Leah Myers
The Navigator


There’s a fairly recent phenomenon sweeping over us, and for good or for shame, it seems to be spreading into an out-of-control entity in both social media and real life. “Shaming” is a recently coined term for placing blame on another person or group of people as a way to publicly denounce their behaviour.

The most prominent example that most are familiar with now is the term “slut-shaming,” which is used to describe the criticism for dressing or acting in a manner perceived as promiscuous. From my understanding, slut-shaming became a well-recognized term alongside Toronto’s Slutwalk in 2011—a rally in response to a police officer’s remarks to a class at York University: that women could keep safe from sexual violence if they “avoid dressing like sluts”––a comment that many proclaimed was slut-shaming, victim-blaming, and irresponsibly lifted the blame off the attackers and onto the victim.

More recently, I believe, the term “fat-shaming” followed suit. As you can guess, fat-shaming is a term used when someone is criticizing a person’s weight. Hand-in-hand with fat-shaming is body-shaming, which encompasses a larger range of criticizing someone about their body.

In his Vice article, “Shame on Everyone: Just because you don’t like someone’s criticism doesn’t mean they’re shaming you,” Mark Peters acknowledges that the term “shaming” is “often used to point out legitimately horrible behaviour, especially towards women.” He also raises the point that assigning “-shaming” to (add noun here) is disheveling the importance of social movement terms like slut-shaming. And though the more serious types of shaming (like slut-shaming or fat-shaming) are actually viewed with contempt in a “shame on you for shaming others” sort of way, there is a lighter breed of shaming that has branched out from these roots.

Shaming for the sake of comedy has fabricated everything from animal-shaming and baby-shaming (ex. “I pooped in your slippers,” “I ate your cookie-scented candles…”[the two are transferable between animal and baby]) to passenger-shaming (a website full of photos of the worst possible people you could near near on a plane or bus).

But throughout my semi-not-overly-extensive research for this editorial, my favourite type of shaming is probably the type which Peters dubs the “unintentionally comical kind.”

He explains: “Guys who are tired of being called creeps have absurdly claimed creep-shaming, for instance,” writes Peters. “Breast-feeding advocates are sometimes accused of formula-shaming moms. I’ve also seen social-media-shaming, tattoo-shaming, luxury-shaming, attendance-shaming, snack-shaming, bigot-shaming, privilege-shaming, salary-shaming, single-shaming (i.e., shaming the unmarried or unattached), fedora-shaming, Drake-shaming, and filter-shaming. This last word was used, with all apparent sincerity, in an article by an acne sufferer who felt “shamed” for her use of Instagram filters by ‘selfie queens’”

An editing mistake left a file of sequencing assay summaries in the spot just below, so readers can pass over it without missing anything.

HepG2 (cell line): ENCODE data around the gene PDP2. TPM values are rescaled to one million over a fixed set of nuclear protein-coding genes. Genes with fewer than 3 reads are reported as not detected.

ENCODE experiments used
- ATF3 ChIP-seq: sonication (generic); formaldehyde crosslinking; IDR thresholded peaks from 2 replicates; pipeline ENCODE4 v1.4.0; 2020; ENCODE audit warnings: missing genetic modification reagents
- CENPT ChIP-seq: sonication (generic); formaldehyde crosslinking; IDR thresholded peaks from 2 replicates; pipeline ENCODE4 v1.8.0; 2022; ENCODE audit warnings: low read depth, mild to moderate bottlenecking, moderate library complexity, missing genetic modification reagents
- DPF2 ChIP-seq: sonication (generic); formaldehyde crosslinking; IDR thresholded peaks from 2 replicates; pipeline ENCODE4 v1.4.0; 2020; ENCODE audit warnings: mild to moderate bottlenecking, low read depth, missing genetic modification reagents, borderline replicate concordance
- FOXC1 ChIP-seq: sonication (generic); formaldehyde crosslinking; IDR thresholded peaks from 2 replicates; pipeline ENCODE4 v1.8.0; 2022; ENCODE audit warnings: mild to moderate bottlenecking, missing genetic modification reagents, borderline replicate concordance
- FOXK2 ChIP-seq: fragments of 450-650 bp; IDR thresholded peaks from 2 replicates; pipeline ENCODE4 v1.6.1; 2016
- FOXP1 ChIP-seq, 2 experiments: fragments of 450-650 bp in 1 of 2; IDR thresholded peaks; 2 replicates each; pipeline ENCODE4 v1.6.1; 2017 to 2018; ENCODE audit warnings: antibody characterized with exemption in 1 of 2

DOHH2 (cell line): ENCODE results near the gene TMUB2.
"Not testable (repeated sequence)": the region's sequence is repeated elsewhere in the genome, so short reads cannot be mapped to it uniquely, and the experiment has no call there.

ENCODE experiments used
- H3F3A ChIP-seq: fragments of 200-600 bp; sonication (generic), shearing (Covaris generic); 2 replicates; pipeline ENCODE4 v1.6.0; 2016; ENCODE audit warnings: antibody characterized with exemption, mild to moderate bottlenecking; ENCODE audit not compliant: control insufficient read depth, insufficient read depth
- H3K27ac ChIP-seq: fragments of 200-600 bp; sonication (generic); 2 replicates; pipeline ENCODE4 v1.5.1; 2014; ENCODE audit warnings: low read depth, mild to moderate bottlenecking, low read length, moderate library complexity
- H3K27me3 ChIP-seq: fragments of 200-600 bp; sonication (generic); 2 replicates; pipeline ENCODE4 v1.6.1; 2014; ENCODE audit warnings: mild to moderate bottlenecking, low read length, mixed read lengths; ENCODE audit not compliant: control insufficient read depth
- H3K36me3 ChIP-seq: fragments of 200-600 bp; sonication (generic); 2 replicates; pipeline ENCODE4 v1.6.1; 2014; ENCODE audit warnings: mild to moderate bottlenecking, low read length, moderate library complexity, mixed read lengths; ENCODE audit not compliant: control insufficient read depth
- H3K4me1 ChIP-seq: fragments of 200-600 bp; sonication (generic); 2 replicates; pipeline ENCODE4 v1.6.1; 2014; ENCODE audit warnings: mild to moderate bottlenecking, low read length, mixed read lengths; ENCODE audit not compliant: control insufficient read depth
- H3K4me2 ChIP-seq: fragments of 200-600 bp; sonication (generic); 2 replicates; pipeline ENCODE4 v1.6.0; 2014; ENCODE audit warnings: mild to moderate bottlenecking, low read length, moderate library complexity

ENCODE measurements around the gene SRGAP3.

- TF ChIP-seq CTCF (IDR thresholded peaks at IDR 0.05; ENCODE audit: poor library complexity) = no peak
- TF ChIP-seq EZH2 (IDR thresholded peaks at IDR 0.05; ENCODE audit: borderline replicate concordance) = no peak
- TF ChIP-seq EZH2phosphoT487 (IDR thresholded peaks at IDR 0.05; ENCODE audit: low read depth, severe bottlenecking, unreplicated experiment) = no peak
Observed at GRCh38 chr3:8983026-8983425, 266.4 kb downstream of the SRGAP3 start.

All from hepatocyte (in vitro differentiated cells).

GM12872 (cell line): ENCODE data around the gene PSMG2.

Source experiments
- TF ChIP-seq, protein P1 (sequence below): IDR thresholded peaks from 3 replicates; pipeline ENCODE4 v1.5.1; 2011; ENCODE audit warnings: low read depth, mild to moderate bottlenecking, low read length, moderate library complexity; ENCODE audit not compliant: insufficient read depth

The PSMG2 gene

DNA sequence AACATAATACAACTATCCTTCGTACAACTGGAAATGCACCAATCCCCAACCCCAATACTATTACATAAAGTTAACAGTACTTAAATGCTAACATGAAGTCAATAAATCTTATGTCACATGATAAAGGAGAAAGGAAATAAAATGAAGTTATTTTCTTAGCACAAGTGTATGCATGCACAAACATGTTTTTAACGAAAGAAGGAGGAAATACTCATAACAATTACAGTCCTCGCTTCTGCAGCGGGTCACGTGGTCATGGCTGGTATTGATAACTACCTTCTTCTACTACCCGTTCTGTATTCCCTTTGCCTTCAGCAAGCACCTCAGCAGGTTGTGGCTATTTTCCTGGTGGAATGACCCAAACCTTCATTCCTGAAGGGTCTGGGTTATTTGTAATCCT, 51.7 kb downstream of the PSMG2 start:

If the term “shaming” has already been beaten to a pulp by precarious overuse, I think I could take a few swings of my own at the Shame Game.

1. Height-Shaming

As I stand, I’m a whopping 5’1, so it’s not surprising I’ve experienced some height-shaming in my days. Like when my 6’1 college roommate, after a brief spat, thought it would be hilarious to move all my dishes into the highest cupboard. Luckily, short people never really grow out of the “climbing-on-kitchen-counters-to-reach-the-cookies” stage. If I really wanted to push my limits of height-shaming, I’d also call up public transit vehicle manufacturers and suggest adjustable seats. There’s a reason short people take off their shoes and sit-crossed legged on buses and trains: it’s because our feet dangle above the ground and fall asleep.

2. Sick-Shaming

Yes, I know extra vitamin C is good to take in the winter. And to the lady in the drugstore last month who told me I shouldn’t be out in public if I have pneumonia, I encourage you start a healthcare system reform that involves a pharmacy prescription delivery service.

3. Slow-Eater-Shaming

I don’t need to be asked several times if I like the food, if I’m not hungry, or if you can eat my food. I only have six molars on either side of my mouth and I’m sure it has some impact on the speed of my chewing and food intake.

Admittedly, I’m getting pretty silly here. But, hey, maybe one day I’ll evoke enough guilt from the world that buses will install adjustable seats, physicians will deliver my antibiotics to my door, and I’ll be able to enjoy a full meal with friends without being told to hurry up. And that…will be my claim to shame.

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